Smart people that study these types of things estimate that all of Earth’s land presently being used to create the food we eat – a shockingly low 2.7% of the Earth’s surface, or 3.4 billion acres, cannot be expanded meaningfully, and is only large enough to feed a world population of 10-11 billion people. The U.N. projects a population of around 9.7 billion by 2050 and reaching 11 billion before this century ends. The good news is, world population plateaus at 10-11 billion by some estimates due to declining birth rates. The bad news, feeding the world population we are projected to have in just 50-years will require us to gradually transition away from eating meat, and to adopt entirely vegan lifestyles. Because food energy is wasted in the production of meat – since it is first used to grow the animal and then transferred to humans inefficiently – grazing lands must slowly transition into crop lands as our population continues to grow. Fruits and vegetables, by contrast, transfer food energy to humans far more directly, so, faced with a finite land area available for the world’s food production, increasing the efficiency of its use is the only solution. Yes, rainforests are plowed under to create more agricultural lands, but this has a negative environmental impact, and does not fully replace arable lands that are lost to desertification and erosion each year at increasing rates.
So, yes, land on Planet Earth is surprisingly scarce and precious. Understanding this should make the prospects of converting farmland to housing developments seem foolish, but this is still a common practice. Recognizing that grazing lands represent the inefficient creation of food energy, and having the wisdom to increase the efficient utilization of these lands to feed a growing world population will take courage and adjustments. A similar adjustment of our appetite for land development is equally important. And, while changing our diet will not happen without discomfort, retreating from suburban sprawl and car-centric living to increase land-use efficiency in the realm of human habitation would come with many positives. Pedestrian oriented communities are physically and mentally healthier places, according to a growing body of research. They are also more financially stable places to live as their efficient land-use translates into efficient infrastructure utilization and tax-base development.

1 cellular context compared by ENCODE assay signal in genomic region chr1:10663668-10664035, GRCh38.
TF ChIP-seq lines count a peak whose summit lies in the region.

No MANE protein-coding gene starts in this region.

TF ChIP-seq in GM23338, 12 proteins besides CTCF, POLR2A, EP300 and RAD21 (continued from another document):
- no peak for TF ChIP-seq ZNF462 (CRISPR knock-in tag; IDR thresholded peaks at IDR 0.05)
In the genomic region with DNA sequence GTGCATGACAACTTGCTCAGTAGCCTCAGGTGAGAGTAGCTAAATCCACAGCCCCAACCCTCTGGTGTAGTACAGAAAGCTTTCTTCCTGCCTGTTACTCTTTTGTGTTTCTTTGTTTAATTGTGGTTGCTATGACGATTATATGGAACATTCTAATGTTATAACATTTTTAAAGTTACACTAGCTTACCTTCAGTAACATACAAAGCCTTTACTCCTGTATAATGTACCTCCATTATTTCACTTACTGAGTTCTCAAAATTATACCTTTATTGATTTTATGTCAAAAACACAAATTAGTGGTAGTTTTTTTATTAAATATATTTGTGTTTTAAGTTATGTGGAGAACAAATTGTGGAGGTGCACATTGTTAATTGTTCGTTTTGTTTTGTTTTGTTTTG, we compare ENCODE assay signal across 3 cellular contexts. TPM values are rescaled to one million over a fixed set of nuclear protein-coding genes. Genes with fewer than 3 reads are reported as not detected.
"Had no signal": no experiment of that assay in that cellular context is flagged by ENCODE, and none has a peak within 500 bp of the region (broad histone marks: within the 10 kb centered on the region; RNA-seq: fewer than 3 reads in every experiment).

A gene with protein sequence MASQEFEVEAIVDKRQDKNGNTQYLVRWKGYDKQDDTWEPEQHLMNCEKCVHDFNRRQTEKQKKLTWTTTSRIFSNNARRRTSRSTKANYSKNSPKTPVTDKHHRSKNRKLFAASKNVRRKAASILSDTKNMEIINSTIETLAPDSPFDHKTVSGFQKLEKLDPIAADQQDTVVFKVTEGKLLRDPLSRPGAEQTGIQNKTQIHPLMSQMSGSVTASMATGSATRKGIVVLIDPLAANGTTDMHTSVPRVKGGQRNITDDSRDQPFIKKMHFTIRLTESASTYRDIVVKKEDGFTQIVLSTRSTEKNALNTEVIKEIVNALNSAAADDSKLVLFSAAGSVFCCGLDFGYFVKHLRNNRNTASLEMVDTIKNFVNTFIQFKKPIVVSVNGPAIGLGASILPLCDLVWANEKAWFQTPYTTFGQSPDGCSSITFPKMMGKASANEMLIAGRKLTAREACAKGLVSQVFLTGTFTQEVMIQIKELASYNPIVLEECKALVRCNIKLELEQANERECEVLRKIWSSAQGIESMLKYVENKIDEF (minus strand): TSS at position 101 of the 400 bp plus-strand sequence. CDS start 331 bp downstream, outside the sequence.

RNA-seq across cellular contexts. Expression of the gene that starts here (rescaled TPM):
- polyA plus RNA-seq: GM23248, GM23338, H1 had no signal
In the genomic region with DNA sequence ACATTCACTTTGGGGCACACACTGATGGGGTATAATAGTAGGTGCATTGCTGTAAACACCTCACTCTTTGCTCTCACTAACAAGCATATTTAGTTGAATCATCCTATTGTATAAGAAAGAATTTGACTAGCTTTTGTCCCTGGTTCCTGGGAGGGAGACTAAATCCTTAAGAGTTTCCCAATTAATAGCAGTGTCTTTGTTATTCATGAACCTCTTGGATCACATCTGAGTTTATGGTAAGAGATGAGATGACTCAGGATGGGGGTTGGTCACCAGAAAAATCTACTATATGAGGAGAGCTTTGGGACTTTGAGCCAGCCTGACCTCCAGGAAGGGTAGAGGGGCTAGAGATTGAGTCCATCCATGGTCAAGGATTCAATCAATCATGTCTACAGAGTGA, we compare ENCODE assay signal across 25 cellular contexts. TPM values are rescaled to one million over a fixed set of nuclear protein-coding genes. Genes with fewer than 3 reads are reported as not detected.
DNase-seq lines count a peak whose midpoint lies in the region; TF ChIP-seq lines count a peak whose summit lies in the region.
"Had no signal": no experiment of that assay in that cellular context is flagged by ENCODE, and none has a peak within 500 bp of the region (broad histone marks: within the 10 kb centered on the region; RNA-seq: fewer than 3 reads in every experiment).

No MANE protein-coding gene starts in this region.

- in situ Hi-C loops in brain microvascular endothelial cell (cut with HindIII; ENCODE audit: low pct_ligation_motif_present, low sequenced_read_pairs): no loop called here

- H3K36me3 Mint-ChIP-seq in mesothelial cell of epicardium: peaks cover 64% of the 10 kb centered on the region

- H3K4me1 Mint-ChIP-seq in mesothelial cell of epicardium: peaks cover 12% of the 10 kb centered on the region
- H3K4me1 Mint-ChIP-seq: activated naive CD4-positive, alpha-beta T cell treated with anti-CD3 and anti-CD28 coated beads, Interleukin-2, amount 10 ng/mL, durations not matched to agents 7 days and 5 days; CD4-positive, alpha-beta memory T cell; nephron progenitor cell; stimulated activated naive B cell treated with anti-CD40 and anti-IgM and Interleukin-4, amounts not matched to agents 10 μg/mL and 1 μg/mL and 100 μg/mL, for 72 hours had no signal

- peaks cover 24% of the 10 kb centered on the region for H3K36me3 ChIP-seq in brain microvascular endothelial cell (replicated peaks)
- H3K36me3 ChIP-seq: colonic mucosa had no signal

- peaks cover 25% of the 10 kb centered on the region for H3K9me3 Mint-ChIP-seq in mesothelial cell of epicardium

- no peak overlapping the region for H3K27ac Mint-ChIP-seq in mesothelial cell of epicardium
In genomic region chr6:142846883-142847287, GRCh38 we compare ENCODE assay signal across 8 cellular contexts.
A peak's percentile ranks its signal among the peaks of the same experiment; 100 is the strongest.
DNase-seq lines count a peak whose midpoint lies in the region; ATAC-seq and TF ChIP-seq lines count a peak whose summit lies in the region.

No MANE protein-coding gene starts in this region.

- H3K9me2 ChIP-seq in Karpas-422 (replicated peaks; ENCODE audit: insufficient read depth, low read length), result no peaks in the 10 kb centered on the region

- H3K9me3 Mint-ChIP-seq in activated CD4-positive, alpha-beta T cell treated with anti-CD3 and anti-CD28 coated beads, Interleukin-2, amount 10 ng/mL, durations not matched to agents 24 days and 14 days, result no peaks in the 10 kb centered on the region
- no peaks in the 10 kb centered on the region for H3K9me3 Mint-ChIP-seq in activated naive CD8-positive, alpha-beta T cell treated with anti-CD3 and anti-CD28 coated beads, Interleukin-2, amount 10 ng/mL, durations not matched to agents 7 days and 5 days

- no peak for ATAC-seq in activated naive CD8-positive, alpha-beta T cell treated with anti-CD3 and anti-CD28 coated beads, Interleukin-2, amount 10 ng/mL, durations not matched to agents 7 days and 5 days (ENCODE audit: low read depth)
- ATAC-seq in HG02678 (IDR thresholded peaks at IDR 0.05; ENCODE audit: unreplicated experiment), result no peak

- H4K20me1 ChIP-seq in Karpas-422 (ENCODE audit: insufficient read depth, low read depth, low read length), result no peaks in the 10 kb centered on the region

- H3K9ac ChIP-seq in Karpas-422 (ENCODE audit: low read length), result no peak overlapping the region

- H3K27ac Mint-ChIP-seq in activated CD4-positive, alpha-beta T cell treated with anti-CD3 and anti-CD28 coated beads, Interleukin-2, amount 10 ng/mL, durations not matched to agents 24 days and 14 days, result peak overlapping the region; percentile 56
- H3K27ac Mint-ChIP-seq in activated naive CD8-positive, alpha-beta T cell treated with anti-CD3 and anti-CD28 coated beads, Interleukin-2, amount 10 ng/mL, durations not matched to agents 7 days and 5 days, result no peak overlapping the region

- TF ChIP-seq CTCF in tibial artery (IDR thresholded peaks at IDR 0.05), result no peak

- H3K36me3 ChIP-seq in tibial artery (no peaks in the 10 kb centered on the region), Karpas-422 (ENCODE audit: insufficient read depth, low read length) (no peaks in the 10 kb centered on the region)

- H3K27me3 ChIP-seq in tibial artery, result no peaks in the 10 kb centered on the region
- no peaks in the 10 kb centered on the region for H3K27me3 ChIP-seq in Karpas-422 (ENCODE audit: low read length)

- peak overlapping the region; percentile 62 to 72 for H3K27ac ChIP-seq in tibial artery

A sprawling house with an internal transportation system seems foolish because we know what a home should feel like, and its intimacy is part of what we crave. Sprawling cities are equally foolish for the lack of intimacy they create, and cause us to accept as normal. But, as we more fully appreciate the preciousness of land, and couple that appreciation with the opportunities to live in convivial places that use land very efficiently, it is encouraging to know that we have the knowledge to create, reinvent, and repopulate healthy pedestrian communities. We just need the will to retreat from the sprawling edges of civilization where land is cheap, and return to where happy, healthy, places can be found, and life is rich and sustainable.
Timothy Hullihan is an architect and freelance writer from North Palm Beach, Florida. He is also a board member of Sustainable Palm Beach County.